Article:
Osteoporosis is a condition that weakens bones, making them fragile and more likely to break(Latin “porous bones”). The inside of a healthy bone has small spaces, like a honeycomb. Osteoporosis increases the size of these spaces, causing the bone to lose strength and density. In addition, the outside of the bone grows weaker and thinner.
Osteoporosis can occur in people of any age, but it is more common in older adults, especially women. People with osteoporosis are at a high risk of fractures, or bone breaks, while doing routine activities such as standing or walking.
Losing bone is a normal part of the ageing process, but some people lose bone density much faster than normal. This can lead to osteoporosis and an increased risk of fractures.
Many other factors can also increase the risk of developing osteoporosis, including:
• Long-term use of high-dose oral corticosteroids.
• Family history of osteoporosis – particularly history of a hip fracture in a parent.
• Low body mass index (BMI).
• Heavy drinking and smoking.
• Being female.
• Being an older adult.
• Poor nutrition.
• Physical inactivity.
• Small-boned frame.
Osteoporosis occurs when there is an imbalance between new bone formation and old bone resorption. The body may fail to form enough new bones, or too much old bones may be reabsorbed, or both. Two essential minerals for normal bone formation are calcium and phosphate.
Other conditions that may lead to osteoporosis include overuse of corticosteroids (Cushing syndrome), thyroid problem, lack of muscle use, bone cancer, certain genetic disorders, use of certain medications, and problems such as low calcium in the diet.
Early in the course of the disease, osteoporosis may cause no symptoms or warning signs. Later, it may cause height loss or dull pain in the bones or muscles, particularly low back pain or neck pain.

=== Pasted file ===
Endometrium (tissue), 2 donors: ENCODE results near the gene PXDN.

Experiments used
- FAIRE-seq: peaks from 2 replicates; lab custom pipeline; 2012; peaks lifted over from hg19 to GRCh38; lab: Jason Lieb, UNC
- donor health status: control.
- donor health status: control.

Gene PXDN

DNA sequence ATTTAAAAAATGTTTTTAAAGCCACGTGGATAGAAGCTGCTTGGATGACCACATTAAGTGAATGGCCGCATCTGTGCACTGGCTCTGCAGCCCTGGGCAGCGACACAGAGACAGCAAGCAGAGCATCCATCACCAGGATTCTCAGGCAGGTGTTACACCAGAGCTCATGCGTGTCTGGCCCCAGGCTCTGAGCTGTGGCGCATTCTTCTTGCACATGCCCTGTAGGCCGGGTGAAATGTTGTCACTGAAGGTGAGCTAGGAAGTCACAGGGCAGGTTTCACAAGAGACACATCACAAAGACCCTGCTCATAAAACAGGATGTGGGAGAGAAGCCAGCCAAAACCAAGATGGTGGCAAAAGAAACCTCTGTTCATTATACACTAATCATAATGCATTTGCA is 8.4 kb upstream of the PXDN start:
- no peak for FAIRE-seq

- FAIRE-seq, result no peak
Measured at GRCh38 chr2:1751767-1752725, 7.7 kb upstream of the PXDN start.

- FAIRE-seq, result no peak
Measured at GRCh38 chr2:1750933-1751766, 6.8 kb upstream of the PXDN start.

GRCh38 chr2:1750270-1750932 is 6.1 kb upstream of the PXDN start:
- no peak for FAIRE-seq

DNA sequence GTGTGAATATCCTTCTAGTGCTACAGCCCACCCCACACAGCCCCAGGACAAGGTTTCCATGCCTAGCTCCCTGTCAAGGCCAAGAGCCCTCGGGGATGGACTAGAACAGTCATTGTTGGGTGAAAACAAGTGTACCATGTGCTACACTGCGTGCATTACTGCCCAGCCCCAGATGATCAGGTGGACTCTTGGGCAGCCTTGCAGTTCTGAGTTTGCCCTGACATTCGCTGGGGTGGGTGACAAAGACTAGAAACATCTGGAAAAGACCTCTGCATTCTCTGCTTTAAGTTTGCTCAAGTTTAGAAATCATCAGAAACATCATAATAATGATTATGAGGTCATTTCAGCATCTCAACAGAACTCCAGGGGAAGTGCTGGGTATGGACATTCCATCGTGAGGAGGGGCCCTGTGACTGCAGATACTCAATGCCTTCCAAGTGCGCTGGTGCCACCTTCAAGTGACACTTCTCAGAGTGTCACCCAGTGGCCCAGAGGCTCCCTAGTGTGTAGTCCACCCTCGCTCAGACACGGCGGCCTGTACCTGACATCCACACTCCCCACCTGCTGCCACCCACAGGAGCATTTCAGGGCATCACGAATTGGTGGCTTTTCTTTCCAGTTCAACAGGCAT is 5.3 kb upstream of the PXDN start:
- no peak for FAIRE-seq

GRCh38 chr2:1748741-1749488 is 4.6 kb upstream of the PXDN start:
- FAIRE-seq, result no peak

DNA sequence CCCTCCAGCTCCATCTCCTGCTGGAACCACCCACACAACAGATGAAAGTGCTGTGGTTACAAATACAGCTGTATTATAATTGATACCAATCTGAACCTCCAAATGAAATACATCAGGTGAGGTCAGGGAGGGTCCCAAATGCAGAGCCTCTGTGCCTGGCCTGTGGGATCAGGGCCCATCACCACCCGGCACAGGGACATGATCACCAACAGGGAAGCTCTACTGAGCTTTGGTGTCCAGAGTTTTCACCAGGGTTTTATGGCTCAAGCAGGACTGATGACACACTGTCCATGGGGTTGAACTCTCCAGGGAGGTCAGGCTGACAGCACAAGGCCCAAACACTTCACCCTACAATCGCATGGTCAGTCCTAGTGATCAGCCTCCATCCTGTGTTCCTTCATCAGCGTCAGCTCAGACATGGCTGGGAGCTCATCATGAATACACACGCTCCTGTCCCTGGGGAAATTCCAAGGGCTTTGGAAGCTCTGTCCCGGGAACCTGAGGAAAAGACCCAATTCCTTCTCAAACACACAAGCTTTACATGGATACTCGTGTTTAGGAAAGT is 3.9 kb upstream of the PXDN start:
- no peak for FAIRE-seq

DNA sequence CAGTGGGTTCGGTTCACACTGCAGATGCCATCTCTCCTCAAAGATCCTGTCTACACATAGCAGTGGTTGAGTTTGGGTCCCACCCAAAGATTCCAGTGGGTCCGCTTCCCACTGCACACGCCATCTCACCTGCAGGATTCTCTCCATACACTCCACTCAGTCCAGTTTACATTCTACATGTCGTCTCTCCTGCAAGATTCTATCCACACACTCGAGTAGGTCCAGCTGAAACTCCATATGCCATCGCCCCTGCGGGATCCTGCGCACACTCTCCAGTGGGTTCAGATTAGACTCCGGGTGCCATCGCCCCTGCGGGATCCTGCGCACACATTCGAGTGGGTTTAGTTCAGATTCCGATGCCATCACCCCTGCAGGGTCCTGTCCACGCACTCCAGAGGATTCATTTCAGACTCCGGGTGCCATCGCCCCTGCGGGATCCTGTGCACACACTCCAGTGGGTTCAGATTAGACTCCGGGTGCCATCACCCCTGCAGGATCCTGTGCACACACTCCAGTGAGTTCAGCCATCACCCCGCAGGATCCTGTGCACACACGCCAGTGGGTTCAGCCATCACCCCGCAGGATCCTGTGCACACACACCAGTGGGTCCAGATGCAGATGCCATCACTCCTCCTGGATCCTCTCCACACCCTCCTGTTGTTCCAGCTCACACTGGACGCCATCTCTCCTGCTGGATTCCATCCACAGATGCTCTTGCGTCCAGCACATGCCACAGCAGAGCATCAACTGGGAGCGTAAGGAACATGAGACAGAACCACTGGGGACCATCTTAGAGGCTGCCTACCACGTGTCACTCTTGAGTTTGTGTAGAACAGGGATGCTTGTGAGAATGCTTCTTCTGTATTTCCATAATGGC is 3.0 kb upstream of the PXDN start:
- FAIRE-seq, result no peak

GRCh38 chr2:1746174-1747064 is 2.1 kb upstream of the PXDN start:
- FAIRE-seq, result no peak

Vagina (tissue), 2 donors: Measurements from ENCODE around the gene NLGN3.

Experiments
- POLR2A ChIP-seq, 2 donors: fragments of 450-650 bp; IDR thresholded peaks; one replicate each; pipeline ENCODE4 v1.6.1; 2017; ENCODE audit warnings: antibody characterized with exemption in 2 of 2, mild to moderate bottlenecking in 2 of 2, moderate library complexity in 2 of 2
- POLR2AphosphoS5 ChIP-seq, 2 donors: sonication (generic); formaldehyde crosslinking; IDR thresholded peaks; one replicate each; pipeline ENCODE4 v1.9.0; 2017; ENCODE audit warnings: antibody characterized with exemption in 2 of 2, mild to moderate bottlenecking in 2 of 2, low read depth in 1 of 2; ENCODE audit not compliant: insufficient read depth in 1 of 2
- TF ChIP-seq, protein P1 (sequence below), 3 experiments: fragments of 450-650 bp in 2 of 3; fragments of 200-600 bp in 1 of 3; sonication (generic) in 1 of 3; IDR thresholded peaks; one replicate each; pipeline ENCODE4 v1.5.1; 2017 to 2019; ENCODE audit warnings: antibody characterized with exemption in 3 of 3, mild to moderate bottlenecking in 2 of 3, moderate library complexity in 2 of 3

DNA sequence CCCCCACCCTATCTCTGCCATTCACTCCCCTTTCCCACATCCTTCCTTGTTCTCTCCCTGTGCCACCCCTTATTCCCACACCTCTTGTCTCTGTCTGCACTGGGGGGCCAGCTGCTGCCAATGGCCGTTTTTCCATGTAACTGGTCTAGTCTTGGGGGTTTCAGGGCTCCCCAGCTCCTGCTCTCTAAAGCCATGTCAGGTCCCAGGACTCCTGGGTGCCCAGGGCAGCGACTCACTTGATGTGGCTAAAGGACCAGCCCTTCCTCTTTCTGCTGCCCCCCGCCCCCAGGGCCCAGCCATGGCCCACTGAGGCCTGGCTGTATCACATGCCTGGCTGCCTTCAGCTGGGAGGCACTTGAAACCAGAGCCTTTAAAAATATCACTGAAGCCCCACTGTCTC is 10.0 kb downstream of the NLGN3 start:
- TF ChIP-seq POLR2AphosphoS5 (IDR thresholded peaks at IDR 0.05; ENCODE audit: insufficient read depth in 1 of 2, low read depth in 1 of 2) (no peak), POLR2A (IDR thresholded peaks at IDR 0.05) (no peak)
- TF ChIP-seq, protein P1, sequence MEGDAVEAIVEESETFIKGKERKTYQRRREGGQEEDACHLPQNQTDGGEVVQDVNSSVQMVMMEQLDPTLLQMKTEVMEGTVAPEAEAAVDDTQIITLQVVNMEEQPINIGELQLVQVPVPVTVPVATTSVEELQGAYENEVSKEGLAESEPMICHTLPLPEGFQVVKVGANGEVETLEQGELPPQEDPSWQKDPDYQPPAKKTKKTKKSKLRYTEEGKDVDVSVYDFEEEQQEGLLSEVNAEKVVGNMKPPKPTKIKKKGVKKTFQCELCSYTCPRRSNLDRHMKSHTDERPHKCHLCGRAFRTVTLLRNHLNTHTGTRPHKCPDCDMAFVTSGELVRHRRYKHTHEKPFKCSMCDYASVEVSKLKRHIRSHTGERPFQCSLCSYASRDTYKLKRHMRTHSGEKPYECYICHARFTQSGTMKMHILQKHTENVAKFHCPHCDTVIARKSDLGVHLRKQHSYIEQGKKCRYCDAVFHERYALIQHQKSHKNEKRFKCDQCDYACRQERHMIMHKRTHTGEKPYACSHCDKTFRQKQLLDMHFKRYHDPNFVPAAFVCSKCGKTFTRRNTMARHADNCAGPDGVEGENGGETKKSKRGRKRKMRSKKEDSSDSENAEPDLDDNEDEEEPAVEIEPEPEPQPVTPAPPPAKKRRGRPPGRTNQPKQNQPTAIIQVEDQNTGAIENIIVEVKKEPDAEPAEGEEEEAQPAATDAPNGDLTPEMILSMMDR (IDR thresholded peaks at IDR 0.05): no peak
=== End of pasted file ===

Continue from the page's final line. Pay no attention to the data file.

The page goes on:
If symptoms do appear, some of the earlier ones may include:
• Receding gums
• Weakened grip strength
• Weak and brittle nails
There is no cure for osteoporosis, but proper treatment can help to protect and
strengthen bones. These treatments can help slow the breakdown of bone in body, and some treatments can spur the growth of new bone. The lifestyle changes can include increasing intake of calcium and vitamin D, as well as getting appropriate exercise.
• Diet: Young adults should be encouraged to achieve normal peak bone mass by getting enough calcium (1,000 mg daily) in their diet (drinking milk or calcium-fortified orange juice and eating foods high in calcium such as salmon), performing weight- bearing exercise such as walking or aerobics (swimming is aerobic but not weight-bearing), and maintaining normal body weight.
- Exercise: Lifestyle modification should also be incorporated into treatment. Regular exercise can reduce the likelihood of bone fractures associated with osteoporosis.
Later in the course of the disease, sharp pains may come on suddenly. The pain may not radiate (spread to other areas); it may be made worse by activity that puts weight on the area, may be accompanied by tenderness, and generally begins to subside in one week. Pain may linger more than three months.
People with osteoporosis may not even recall a fall or other trauma that might cause a broken bone, such as in the spine or foot.